For all the talk about innovation, in business books, blogs, and boardrooms, few companies have figured out how to make innovation a way of life. Too often innovation is still something that happens occasionally, in pockets, rather than everywhere, all the time. What limits innovation in most organizations isn’t a lack of resources or a shortage of human creativity, but a dearth of pro-innovation values, structures, and processes. In too many organizations one finds …
- Few, if any, employees who have been trained as business innovators.
- No commonly agreed-upon definition of innovation and hence no way of comparing innovation performance across teams and divisions.
- A jumble of bureaucratic hurdles that makes it difficult for innovators to get the time and resources they need to test their ideas.
- A lack of explicit innovation goals and line managers who aren’t held accountable for mentoring new business initiatives.
- Compensation and promotion criteria that don’t explicitly include innovation performance
- Innovation metrics that are patchy and poorly constructed.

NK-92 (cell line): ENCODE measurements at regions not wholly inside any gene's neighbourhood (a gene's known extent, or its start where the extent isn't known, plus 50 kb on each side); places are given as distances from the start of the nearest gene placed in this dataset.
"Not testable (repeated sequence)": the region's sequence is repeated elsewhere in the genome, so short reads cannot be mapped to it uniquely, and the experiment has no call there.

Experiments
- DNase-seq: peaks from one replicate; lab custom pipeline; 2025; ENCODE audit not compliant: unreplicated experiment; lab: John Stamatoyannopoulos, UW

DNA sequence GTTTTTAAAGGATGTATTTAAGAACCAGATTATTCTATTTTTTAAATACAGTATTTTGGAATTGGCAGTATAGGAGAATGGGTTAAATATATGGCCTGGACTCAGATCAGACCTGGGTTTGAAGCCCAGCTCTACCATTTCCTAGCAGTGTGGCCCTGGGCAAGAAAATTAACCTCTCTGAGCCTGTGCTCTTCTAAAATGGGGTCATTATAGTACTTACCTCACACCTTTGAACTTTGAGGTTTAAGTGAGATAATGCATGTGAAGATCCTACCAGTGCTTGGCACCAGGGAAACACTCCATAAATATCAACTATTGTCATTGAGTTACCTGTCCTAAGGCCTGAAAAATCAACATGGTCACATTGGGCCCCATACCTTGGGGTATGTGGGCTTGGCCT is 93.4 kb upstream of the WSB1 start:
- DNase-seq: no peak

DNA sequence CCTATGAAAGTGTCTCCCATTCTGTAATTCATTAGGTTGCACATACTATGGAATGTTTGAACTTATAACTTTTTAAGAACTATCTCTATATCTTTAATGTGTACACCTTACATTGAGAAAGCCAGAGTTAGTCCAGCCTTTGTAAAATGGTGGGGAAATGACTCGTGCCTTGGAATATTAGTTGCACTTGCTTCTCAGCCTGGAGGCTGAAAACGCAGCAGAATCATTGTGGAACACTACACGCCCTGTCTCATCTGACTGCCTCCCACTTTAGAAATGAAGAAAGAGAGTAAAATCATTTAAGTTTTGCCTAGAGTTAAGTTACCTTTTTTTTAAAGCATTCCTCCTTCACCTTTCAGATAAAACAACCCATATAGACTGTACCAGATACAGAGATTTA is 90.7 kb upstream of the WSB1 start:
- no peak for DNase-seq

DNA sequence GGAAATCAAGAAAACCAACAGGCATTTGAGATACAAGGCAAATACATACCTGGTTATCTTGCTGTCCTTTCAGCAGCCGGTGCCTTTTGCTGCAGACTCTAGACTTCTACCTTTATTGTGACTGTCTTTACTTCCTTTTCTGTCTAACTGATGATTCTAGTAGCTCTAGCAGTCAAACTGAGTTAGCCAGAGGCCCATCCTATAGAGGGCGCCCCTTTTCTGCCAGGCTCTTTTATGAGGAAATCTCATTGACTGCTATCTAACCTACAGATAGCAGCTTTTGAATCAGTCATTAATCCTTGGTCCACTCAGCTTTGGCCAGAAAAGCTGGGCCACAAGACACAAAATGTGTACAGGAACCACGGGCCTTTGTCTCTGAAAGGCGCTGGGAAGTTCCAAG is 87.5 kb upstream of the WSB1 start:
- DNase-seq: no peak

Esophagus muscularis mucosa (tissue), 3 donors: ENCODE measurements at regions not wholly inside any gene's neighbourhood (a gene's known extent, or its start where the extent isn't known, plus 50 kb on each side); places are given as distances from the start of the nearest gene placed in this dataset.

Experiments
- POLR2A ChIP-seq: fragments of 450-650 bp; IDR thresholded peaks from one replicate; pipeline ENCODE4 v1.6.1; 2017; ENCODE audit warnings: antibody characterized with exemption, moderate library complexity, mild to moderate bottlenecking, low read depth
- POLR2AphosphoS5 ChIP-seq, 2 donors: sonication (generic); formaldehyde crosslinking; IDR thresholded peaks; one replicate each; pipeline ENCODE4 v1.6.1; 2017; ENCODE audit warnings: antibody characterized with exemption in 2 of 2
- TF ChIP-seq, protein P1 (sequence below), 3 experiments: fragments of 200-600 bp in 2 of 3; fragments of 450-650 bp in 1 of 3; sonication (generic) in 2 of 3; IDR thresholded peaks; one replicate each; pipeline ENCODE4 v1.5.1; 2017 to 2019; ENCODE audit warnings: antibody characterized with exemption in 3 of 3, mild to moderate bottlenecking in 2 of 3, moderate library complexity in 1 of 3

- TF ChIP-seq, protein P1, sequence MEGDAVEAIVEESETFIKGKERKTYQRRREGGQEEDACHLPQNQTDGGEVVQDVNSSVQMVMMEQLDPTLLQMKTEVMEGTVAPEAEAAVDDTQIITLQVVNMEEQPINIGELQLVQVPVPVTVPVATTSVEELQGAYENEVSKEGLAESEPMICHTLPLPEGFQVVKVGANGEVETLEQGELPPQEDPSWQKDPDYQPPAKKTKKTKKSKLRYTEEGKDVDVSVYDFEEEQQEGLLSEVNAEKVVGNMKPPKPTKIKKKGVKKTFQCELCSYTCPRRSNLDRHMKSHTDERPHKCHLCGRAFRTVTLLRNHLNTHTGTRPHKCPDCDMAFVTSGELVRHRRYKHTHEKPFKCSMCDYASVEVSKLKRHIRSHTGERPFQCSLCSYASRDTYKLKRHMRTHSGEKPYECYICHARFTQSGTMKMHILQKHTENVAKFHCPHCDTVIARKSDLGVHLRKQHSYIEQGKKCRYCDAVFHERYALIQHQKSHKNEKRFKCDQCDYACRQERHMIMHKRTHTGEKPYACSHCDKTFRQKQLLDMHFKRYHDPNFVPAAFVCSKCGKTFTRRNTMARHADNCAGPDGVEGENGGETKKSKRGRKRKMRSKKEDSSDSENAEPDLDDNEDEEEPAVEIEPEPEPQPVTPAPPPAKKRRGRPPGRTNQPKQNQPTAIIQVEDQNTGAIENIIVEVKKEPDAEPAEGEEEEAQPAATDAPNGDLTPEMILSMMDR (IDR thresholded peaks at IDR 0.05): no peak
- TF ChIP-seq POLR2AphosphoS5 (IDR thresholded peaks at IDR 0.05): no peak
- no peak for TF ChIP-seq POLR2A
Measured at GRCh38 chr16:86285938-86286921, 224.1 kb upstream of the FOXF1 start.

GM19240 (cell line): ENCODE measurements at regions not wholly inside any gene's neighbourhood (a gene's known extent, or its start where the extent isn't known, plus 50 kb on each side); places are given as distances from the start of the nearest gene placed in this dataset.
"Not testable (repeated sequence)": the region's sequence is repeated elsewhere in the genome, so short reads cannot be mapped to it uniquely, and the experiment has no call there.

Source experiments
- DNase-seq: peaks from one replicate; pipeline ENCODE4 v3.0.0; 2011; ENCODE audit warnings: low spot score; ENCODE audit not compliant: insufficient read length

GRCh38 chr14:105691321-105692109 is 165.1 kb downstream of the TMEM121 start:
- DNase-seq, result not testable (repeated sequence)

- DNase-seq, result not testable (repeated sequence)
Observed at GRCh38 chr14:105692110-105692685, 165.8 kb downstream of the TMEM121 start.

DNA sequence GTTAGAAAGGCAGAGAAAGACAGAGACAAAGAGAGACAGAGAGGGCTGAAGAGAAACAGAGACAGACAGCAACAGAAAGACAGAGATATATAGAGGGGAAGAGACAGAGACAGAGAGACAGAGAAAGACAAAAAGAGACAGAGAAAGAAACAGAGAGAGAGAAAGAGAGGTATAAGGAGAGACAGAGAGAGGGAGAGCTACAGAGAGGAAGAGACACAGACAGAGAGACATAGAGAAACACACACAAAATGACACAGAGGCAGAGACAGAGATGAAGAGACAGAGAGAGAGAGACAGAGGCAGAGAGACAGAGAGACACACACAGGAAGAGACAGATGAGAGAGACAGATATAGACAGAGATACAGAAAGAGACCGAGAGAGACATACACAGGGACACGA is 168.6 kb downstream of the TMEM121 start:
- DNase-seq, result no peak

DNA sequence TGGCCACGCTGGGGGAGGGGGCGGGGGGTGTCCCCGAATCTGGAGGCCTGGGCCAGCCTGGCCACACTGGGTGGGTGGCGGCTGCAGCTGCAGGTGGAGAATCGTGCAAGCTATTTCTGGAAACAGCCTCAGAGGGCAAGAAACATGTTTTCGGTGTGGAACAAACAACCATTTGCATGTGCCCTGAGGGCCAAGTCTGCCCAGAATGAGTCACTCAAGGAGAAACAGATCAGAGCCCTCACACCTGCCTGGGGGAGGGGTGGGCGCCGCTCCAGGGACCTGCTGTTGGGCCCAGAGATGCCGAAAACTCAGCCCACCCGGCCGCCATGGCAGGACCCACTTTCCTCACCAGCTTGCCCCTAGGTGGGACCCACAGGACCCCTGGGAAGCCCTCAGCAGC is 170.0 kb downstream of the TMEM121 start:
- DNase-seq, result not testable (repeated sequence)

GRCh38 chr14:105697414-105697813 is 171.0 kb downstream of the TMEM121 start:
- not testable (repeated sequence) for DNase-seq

Most of our management methods were designed (a very long time ago) to promote discipline, control, alignment and predictability—all laudable goals, and all potentially antagonistic to innovation. The real innovation challenge is innovating around innovation itself. In the same way that companies have reinvented their business processes (sourcing, manufacturing, distribution and customer support) for the sake of efficiency and agility, they must now reinvent their management processes (planning, training, resource allocation, measurement, hiring, compensation, etc.) for the sake of innovation
How can we retune our management processes so they become powerful catalysts, rather than barriers, to innovation? How do we make innovation an every day, every person capability?